Legislators are deciding whether the state should do more to regulate e-bikes, but Missoula wants it left to local governments.
Missoula City bicycle/pedestrian program manager Ben Weiss recently told the Legislative transportation committee that Missoula took a hard look at e-bikes this past spring and summer before being one of the first Montana towns to officially allow them on streets and paved bike paths such as the Kim Williams Trail.
Weiss was asked to outline Missoula’s handling of e-bikes as part of the committee’s study of bicycle and pedestrian pathways and related challenges with safety and funding.
Weiss said the Missoula City Council took up the issue after bike-share companies asked if they could include e-bikes in their fleets. After several bike shops said that e-bikes were the fastest growing part of their business, “we knew we wanted to get ahead of the game,” Weiss said.
Part of the challenge is defining what qualifies as an “e-bike” as opposed to a “motorized vehicle.” That’s getting harder all the time as manufacturers keep adding modifications, producing heavier or faster bikes.
The U.S. Consumer Product Safety Act says anything that has a top speed of 20 mph and a motor of no more than 750 Watts qualifies as non-motorized. The 2015 Montana Legislature also chose a 20 mph limit as part of the definition of e-bike.
Then in August, the Department of the Interior decided that its agencies, such as the National Park Service and the Bureau of Land Management, would no longer classify e-bikes as off-road vehicles. That means e-bikes can potentially venture into a lot more places.
Some in Missoula worried that fast and quiet e-bikes would be hazardous for pedestrians while others argued that e-bikes allowed more people to commute without cars.
In the end, Missoula’s rapid growth tipped the scales. The City Council chose to allow e-bikes with either pedal-assist or throttles on pedestrian routes as long as they couldn’t exceed 20 mph. However, they are not allowed on city hiking trails. Anything faster is considered a moped.
“Just to keep (traffic) congestion levels at what they are today, we need to double the percentage of people walking and biking,” Wiess said.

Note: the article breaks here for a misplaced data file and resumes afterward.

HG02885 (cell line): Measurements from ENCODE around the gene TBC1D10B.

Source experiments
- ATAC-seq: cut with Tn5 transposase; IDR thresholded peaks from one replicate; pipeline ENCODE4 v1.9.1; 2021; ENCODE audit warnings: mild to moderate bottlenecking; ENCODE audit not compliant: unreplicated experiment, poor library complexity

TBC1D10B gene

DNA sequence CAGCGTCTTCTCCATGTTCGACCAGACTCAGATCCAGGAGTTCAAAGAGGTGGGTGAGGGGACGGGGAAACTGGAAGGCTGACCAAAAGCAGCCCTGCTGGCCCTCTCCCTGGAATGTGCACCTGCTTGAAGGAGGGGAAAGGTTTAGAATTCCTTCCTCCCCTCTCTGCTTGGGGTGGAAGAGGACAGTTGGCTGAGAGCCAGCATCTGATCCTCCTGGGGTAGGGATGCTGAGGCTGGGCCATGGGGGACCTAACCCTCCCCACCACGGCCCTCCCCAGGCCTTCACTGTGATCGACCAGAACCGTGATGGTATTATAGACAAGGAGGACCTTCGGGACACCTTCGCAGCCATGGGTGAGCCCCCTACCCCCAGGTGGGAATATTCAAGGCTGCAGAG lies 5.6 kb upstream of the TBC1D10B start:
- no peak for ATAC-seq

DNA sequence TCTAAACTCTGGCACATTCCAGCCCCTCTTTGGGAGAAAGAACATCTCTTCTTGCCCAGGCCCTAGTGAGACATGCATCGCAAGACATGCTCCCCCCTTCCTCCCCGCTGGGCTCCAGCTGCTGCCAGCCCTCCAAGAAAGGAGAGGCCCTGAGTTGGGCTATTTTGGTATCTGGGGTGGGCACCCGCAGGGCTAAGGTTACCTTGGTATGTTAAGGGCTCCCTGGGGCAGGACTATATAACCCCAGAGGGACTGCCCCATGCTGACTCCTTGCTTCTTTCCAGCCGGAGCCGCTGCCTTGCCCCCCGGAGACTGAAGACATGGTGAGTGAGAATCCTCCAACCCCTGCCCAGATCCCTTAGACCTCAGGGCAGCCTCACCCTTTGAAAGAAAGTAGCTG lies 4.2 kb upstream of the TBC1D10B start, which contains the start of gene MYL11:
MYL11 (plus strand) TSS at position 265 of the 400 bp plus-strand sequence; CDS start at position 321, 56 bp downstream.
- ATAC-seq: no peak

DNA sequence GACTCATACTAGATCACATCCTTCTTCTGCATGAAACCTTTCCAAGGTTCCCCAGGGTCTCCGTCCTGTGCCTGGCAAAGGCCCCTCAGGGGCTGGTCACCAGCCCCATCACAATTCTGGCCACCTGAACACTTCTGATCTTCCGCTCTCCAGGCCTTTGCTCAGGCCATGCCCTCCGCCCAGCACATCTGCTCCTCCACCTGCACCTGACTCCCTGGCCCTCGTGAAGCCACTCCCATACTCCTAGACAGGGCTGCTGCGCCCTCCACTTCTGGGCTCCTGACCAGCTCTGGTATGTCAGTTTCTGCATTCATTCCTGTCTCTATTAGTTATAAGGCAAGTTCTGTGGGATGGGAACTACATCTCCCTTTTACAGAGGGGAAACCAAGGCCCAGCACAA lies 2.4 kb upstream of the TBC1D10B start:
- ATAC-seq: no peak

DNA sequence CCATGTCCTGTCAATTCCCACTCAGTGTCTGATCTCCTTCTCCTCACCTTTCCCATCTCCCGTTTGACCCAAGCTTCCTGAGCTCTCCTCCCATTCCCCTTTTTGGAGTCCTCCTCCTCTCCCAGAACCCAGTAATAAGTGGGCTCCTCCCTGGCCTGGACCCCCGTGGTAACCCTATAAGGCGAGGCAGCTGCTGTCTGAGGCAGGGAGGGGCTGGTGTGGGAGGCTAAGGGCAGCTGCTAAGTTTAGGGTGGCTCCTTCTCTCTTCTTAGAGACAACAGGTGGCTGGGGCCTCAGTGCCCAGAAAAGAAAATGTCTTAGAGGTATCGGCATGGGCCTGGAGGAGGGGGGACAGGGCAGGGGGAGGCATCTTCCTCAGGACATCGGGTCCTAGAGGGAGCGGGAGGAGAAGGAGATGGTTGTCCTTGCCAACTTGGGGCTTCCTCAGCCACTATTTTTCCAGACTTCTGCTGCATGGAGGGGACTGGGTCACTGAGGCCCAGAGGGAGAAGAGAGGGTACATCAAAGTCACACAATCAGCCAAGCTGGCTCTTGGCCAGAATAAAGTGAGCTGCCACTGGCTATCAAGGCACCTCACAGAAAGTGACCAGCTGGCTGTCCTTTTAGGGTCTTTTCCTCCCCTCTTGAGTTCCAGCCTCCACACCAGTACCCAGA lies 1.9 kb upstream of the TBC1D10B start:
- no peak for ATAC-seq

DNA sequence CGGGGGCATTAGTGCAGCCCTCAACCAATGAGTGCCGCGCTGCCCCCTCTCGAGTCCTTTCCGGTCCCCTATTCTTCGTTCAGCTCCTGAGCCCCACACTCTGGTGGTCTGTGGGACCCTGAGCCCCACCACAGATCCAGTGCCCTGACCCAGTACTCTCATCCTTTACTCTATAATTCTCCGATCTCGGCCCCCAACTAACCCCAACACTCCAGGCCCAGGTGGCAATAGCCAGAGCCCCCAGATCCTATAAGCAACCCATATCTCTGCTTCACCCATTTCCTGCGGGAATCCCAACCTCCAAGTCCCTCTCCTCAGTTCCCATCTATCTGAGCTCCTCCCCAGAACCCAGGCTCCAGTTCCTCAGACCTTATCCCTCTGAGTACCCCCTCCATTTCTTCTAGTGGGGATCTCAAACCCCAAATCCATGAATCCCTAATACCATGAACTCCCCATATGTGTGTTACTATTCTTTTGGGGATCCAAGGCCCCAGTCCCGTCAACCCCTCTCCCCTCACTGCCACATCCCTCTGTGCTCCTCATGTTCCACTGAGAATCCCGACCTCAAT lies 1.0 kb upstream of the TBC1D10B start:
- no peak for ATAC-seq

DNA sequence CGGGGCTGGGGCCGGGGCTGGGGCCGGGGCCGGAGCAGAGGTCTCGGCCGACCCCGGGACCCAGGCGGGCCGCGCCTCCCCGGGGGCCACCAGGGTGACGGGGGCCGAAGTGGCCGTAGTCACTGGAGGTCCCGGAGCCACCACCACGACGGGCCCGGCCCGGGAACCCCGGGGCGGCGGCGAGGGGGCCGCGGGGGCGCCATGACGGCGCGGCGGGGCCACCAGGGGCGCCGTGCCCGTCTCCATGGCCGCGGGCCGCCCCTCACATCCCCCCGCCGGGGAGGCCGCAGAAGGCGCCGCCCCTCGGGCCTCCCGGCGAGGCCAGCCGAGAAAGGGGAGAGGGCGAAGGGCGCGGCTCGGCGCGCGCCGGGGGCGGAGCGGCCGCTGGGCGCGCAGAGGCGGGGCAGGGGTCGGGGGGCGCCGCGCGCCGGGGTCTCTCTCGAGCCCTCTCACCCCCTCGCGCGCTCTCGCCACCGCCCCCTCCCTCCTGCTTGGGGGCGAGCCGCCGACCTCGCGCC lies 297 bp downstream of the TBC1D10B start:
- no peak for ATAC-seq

Weiss told the legislators that e-bike riders in Missoula have been mostly courteous so far, and even with regular bicycles, there’s always a bit of conflict on bike paths. For that reason, the city is initiating a 10 mph speed limit on bike paths.
Representatives were also scheduled to present how Bozeman handled the issue, but weather and bad roads kept them away.
Missoula Sen. Diane Sands asked Weiss whether the legislature should be more proactive on regulating e-bikes statewide or just clean up some of the more vague language in the 2015 bill.
“There’s always room for things to go awry if you open the law back up,” Weiss said. “While there is gray area, so far we think we’re navigating it okay as a community.”
Ginny Sullivan of Adventure Cycling recommended that the committee members look at what other states have done.
“It might be good for Montana to be in line with what other states are doing,” Sullivan said. “As people travel from state to state it gets more confusing. And bikes are very mobile. They get on the back of the car and they travel with you.”
Doug Habermann, Bike-Walk Montana executive director, said his membership was still split on the use of e-bikes. But they make economic sense so the committee should give them some consideration.
“It costs about $9,000 a year to maintain your vehicle. So people look at them as an economic way to use the system,” Habermann said. “There will be more coming.”
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